Storms are the best thing in the world.
I realise some of you may disagree with this, but nevertheless, storms are and will always be the best thing in the world. And sometimes, out in the English countryside in the dark, a storm can feel so powerful and so old that you can't help thinking it must be a storm that's been going on for centuries, just taking its time about going round the world.
But in London they're not like that. Storms here, by contrast to the rest of London which carries all its history written in its skin for all to see, are adolescent, showy things. Tonight's was like that - sheets and haphazard bolts of lightning, too close together; stuttering thunder, seeming to bear no relation to the light show. A young thing, a nervous thing but keen to show off the city: a church, on the one hand, lit up suddenly like a gothic heroine, curling stonework at the roof becoming, briefly, stylised hair streaming in the wind, the spire a cry to the skies. On the other hand, one sheet of light burst right behind the London Eye, turning it skeletal, sinister; further upriver I imagined the lightning paralyzing the city buildings around London Bridge, the silver silhouettes arrestingly futurist. I wish I could have gone through the whole city to watch it all.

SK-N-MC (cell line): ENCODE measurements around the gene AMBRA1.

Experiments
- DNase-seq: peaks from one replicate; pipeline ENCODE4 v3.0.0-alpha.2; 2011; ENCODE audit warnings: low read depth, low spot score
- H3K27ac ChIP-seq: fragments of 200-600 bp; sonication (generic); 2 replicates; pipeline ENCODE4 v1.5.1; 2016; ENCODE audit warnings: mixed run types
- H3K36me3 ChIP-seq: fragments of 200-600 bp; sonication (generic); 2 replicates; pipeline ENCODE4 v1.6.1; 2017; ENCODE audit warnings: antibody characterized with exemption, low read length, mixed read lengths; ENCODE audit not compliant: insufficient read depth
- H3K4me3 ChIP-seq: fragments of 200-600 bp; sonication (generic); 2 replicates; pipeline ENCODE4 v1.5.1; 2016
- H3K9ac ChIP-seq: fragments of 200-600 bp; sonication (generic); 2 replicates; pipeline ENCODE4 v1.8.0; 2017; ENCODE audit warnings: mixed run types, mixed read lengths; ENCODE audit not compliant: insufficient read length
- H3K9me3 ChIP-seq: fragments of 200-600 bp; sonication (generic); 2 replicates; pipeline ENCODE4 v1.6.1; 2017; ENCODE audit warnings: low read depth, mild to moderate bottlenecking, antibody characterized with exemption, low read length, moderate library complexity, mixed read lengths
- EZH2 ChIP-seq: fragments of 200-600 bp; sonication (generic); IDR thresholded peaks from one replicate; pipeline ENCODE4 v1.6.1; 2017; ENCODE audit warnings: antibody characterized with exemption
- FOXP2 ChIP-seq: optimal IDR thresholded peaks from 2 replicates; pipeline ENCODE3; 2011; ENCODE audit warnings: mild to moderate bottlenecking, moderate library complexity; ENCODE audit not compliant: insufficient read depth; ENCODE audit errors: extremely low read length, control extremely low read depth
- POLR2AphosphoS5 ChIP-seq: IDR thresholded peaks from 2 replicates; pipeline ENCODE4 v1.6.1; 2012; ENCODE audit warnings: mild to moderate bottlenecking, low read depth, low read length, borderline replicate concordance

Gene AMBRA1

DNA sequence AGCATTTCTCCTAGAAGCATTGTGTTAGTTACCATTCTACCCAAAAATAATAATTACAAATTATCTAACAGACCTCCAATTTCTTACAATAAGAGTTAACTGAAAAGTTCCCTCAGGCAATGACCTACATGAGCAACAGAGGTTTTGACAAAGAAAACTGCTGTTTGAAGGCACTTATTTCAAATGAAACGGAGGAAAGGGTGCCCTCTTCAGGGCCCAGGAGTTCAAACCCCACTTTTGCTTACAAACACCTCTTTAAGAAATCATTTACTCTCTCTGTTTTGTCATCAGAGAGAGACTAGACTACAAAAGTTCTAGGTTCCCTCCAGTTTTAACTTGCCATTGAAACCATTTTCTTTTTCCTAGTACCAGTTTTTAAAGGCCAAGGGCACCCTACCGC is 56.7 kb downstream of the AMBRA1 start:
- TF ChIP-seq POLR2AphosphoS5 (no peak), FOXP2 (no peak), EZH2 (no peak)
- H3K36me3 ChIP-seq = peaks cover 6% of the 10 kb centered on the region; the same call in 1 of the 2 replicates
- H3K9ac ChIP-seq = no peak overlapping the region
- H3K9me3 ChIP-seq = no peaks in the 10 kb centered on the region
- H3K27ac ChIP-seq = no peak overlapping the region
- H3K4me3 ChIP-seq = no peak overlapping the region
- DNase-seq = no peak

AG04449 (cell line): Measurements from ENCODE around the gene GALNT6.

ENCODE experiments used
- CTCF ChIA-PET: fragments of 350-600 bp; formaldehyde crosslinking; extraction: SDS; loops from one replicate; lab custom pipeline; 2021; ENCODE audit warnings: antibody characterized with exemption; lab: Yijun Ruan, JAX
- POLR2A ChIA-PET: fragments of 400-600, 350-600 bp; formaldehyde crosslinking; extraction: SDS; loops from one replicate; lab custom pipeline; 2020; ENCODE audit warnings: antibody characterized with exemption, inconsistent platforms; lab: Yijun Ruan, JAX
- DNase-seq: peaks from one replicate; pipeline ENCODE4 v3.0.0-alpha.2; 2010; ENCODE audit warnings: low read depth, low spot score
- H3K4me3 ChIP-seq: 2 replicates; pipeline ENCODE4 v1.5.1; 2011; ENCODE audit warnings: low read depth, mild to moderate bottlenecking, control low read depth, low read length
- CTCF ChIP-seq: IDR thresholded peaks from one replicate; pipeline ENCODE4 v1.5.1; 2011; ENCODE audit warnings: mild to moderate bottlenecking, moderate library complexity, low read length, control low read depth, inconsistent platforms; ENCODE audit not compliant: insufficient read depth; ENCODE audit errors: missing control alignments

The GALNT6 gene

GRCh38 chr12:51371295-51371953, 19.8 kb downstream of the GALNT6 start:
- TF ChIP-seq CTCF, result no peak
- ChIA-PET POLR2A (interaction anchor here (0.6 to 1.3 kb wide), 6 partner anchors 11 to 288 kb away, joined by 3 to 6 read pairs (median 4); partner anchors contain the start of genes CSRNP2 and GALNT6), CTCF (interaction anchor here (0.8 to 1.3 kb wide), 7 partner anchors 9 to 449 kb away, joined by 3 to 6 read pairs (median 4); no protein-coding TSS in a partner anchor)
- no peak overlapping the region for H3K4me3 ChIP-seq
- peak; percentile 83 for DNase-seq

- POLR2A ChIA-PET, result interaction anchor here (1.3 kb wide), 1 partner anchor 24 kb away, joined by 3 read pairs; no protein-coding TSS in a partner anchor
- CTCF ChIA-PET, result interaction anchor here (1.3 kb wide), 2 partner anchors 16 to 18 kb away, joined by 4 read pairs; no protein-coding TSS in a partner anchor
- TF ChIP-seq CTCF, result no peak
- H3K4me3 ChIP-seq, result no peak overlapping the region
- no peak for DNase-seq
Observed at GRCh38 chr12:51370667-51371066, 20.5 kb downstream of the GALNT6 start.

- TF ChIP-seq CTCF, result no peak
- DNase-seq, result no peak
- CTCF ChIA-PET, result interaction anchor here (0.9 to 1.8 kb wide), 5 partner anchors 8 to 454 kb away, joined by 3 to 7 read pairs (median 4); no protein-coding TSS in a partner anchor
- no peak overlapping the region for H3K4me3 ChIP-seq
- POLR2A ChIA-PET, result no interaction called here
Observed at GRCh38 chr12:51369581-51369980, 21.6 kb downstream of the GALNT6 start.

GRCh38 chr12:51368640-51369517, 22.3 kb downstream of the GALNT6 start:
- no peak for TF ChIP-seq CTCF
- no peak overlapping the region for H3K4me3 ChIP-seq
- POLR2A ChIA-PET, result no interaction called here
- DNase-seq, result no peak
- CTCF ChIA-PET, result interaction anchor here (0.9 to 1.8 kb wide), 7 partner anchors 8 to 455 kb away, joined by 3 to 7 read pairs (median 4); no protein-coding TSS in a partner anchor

But I had to come home, and it's warmer here, at least, and there's a bed. And that's good.